Report: Boy Scout Sex Abuse Cases Include at Least 20 From Massachusetts

There were nearly 8,000 suspected abusers and more than 12,000 victims in the Boy Scouts

Pending sex abuse cases against the Boys Scouts of America reportedly involve at least 20 victims from Massachusetts.

The Boston Globe reports attorney Mitchell Garabedian said he has represented at least 20 people who were sexually abused as children by Boy Scout leaders in the Bay State.

Garabedian also told the Globe he’s previously represented people who were sexually abused by Catholic priests who went to Boy Scout meetings.

Nearly 200 victims from dozens of states have already signed on to a sexual abuse lawsuit against the Boy Scouts as details continue to emerge about cover-ups dating back to the 1940s.

Disturbing details of the organization’s system of denial were unveiled Monday as attorneys called for the full release of thousands of names in the Boy Scouts’ "perversion files," in which thousands of alleged offenders are named.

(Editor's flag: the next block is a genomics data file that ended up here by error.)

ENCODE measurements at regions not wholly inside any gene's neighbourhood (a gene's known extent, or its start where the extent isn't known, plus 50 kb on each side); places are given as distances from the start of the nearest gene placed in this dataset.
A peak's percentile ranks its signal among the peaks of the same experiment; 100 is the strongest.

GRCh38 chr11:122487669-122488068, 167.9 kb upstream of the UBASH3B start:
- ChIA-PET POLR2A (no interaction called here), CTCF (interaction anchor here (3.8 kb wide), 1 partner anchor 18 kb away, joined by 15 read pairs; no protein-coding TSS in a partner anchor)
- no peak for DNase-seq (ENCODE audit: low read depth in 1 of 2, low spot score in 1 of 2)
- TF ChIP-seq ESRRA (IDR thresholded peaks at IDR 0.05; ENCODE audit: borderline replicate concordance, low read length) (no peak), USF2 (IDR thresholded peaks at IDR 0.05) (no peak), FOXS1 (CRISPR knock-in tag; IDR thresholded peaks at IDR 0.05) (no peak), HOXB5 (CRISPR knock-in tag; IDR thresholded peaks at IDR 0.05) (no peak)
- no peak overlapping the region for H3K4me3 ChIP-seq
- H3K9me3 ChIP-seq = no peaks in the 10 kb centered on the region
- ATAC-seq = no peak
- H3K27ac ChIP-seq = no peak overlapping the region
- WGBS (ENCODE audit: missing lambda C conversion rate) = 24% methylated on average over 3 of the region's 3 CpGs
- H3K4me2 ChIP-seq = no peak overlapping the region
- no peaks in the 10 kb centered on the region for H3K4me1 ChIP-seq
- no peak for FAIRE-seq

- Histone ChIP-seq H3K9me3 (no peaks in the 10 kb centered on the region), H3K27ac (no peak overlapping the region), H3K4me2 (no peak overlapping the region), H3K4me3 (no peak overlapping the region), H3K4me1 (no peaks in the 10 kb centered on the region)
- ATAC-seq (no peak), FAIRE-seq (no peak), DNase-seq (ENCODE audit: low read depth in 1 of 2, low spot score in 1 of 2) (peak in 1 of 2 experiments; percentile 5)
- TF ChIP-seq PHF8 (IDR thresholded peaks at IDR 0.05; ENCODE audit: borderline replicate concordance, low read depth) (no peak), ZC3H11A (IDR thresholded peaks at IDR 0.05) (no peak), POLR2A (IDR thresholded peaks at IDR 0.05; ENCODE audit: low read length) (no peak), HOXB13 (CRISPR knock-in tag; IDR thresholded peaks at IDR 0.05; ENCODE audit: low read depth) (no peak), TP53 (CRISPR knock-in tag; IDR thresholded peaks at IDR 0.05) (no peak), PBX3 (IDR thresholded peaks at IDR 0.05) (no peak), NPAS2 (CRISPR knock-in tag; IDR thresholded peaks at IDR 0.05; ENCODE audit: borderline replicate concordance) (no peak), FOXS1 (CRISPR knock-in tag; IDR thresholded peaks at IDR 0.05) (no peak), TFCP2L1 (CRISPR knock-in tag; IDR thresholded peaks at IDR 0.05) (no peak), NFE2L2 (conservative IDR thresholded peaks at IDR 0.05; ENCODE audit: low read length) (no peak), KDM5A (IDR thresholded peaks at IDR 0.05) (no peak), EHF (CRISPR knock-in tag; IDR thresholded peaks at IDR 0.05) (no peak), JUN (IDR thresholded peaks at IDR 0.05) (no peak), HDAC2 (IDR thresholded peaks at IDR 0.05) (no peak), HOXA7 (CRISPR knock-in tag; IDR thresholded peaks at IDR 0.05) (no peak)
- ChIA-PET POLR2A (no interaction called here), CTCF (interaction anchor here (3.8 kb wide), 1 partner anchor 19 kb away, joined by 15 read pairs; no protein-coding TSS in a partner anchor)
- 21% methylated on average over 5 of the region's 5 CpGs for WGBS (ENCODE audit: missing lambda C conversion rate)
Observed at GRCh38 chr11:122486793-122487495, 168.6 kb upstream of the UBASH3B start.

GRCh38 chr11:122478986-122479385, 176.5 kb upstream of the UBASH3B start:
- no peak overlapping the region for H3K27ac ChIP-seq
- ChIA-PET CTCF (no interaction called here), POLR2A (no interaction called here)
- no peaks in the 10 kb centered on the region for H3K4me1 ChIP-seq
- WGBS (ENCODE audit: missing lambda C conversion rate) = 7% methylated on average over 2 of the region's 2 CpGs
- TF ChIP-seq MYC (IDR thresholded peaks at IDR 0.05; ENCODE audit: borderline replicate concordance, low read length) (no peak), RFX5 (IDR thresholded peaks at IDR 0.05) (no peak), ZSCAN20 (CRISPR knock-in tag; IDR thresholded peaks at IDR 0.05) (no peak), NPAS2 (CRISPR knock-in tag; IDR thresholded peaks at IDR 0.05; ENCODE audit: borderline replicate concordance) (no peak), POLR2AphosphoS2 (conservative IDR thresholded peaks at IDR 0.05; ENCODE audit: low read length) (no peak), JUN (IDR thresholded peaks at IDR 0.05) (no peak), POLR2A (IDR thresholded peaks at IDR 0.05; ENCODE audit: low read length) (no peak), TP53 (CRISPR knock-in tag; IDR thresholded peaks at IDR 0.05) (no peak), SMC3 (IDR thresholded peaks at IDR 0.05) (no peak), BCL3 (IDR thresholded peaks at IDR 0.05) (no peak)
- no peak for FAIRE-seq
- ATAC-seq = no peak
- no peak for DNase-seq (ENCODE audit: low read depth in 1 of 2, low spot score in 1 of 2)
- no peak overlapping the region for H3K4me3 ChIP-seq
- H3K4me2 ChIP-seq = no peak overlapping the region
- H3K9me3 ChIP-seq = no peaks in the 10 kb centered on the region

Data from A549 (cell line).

There were nearly 8,000 suspected abusers and more than 12,000 victims in the Boy Scouts, according to testimony by a professional approved to audit the files.

The knowledge of the files themselves is not new, as outlets including NBC have previously reported on them. An Oregon judge ordered their release in 2012 after they were shown to a jury in a civil suit.

The Boy Scouts of America said in a statement that they “care deeply about all victims of child sex abuse and sincerely apologize to anyone who was harmed during their time in Scouting.”

"We believe victims, we support them, and we have paid for unlimited counseling by a provider of their choice. Nothing is more important than the safety and protection of children in Scouting and we are outraged that there have been times when individuals took advantage of our programs to abuse innocent children," the statement reads in part.

It continues: "At no time have we ever knowingly allowed a sexual predator to work with youth, and we mandate that all leaders, volunteers and staff members nationwide immediately report any abuse allegation to law enforcement."

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